Rapid declines in the price of light emitting diodes (LED) technology suggest that the next generation of energy efficient lighting – LED bulbs – is on the verge of widespread adoption. LED bulbs will eventually make traditional, energy-hogging incandescent bulbs a thing of the past.
Price goes down, energy savings go up
In North Carolina, for example, one of the world’s largest LED bulb manufacturers, Cree, recently announced a new bulb that is up to 82 percent more efficient than an incandescent bulb. The bulb sells for about $8 at Home Depot, a price that means the bulb will pay for itself in energy savings in about a year.
That’s a smart energy choice in the home – and a bargain. In 2013, the same wattage LED bulb was about $13, illustrating the dramatic cost reductions that are occurring throughout the industry.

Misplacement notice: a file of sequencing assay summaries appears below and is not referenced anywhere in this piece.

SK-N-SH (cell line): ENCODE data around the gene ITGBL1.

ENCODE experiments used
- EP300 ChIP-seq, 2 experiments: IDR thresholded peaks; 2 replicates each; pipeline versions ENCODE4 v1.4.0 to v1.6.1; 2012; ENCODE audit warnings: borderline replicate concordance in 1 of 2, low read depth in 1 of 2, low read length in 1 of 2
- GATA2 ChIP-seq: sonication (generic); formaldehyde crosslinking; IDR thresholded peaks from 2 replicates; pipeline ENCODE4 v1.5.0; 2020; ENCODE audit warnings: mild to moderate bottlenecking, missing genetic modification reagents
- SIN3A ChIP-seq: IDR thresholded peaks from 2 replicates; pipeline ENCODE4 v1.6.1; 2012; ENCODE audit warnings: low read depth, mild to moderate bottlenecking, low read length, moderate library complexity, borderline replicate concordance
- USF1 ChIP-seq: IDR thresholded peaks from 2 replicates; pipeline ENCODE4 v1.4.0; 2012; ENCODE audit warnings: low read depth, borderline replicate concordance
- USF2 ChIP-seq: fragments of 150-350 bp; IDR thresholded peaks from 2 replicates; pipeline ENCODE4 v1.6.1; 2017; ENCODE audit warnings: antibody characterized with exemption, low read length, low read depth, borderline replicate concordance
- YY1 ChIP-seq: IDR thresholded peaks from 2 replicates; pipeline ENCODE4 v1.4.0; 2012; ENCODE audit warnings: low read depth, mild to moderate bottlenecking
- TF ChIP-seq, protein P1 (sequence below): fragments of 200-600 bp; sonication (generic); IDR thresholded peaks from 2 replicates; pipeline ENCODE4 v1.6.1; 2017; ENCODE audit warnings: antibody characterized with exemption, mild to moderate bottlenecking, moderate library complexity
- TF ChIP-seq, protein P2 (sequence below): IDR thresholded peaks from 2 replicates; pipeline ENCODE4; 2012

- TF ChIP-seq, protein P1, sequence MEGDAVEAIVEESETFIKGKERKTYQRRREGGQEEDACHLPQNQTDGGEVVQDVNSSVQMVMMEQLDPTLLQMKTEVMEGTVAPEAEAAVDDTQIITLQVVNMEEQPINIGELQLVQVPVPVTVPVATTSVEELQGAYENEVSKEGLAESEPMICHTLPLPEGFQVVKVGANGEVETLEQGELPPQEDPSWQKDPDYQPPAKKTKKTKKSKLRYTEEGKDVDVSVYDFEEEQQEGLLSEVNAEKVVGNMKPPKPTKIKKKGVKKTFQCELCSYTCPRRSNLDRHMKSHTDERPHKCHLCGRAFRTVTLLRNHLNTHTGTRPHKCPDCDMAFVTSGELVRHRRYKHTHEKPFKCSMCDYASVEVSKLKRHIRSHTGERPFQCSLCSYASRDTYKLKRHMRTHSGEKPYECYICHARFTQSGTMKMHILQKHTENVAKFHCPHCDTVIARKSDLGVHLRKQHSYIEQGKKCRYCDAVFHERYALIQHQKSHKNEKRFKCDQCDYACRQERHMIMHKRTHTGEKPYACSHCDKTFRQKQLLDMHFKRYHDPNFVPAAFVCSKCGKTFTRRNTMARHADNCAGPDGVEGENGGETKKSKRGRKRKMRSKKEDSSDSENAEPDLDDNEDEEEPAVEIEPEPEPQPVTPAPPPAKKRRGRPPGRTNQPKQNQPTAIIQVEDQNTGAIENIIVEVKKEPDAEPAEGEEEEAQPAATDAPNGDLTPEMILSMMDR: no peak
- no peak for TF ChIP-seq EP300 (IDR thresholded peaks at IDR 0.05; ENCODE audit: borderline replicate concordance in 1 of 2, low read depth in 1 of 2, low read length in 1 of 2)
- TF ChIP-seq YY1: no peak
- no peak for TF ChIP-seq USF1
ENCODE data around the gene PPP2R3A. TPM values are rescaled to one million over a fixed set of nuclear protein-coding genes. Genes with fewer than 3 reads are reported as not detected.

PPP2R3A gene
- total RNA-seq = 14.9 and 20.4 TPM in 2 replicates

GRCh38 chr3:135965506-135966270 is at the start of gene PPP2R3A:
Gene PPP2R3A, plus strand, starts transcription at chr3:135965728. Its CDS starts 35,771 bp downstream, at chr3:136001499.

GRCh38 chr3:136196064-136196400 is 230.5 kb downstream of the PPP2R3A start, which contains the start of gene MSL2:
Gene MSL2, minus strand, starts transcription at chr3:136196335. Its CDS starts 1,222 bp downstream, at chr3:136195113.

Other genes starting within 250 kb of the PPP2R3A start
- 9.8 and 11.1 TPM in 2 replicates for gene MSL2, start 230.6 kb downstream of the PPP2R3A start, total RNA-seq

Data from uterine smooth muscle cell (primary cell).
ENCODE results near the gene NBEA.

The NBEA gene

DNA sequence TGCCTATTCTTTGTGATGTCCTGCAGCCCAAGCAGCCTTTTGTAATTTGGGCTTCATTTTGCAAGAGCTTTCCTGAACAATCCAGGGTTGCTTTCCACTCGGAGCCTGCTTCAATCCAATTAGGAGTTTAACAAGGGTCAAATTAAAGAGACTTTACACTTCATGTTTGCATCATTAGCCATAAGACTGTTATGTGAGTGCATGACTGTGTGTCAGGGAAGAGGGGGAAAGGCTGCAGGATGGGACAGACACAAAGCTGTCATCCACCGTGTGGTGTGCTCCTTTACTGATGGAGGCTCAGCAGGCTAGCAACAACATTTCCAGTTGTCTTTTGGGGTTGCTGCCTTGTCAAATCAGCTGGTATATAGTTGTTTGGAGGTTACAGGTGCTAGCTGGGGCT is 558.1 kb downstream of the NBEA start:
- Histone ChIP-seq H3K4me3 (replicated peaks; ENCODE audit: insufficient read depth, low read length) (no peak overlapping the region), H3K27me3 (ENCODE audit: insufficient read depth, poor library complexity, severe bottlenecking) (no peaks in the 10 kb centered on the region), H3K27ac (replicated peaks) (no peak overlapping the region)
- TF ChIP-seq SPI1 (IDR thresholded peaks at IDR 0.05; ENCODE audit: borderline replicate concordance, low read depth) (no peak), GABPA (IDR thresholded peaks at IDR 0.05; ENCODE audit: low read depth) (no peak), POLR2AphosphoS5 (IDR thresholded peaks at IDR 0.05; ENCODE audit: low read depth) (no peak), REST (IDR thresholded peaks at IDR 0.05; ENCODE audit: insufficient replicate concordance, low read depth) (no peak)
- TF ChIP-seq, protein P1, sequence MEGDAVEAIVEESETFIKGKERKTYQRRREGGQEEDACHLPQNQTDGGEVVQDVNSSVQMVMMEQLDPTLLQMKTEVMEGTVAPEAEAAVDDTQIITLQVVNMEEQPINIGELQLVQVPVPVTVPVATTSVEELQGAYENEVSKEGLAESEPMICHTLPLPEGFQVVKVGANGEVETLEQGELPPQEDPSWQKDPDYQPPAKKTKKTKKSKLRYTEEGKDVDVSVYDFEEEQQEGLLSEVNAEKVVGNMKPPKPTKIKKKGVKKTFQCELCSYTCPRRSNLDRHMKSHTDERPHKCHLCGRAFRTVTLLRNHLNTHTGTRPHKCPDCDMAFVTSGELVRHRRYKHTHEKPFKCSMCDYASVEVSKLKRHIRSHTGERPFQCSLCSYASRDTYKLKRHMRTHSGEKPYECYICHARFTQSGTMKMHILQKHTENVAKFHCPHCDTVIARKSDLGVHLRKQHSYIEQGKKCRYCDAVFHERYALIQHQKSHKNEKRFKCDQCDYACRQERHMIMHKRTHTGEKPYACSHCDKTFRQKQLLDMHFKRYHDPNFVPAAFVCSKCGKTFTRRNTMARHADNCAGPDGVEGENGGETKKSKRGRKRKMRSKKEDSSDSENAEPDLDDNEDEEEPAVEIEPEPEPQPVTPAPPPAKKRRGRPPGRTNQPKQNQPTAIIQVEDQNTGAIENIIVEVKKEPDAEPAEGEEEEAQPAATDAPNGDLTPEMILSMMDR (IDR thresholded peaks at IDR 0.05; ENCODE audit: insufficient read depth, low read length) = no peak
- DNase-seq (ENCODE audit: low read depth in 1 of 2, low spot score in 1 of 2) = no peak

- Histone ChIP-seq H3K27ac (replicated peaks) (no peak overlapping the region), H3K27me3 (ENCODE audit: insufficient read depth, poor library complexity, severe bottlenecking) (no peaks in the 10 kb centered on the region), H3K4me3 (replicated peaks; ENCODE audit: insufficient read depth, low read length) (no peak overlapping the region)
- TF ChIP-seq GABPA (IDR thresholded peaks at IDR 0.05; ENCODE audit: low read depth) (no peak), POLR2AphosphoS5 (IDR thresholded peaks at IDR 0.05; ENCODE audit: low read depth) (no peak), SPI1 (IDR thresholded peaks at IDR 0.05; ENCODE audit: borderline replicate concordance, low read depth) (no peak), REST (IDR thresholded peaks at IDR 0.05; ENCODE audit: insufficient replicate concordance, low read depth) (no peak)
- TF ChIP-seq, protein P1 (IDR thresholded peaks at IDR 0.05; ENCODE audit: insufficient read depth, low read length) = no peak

Companies adopt efficient lighting
Some of the largest companies in the world are beginning to make LEDs the default lighting choice in their buildings. Food Lion and Walmart, for example, have introduced LED lights into their in-store refrigerators in North Carolina. LEDs emit very little heat, reducing electric bills in the refrigerated section.
U.S. Army is on board
In the eastern part of North Carolina, one of the largest Army bases in the world – Fort Bragg – is installing LED bulbs in aircraft hangars. The energy savings could go toward providing soldiers with additional equipment and training.
UNC system plans lighting upgrades
In 2013, the University of North Carolina system earned recognition for its aggressive plan to make major investments in LED lighting upgrades across 13 campuses and four other state facilities. These investments are projected to save North Carolina taxpayers about $25 million over seven years.
It will still take time for LED bulbs to appear in every home and business, just as it did for cell phones and computers, but these real-world examples show that LED technology is gaining widespread adoption. Energy efficient lighting saves people and businesses money and spurs job growth in the growing clean energy industry. That’s a bright idea that everyone can get behind.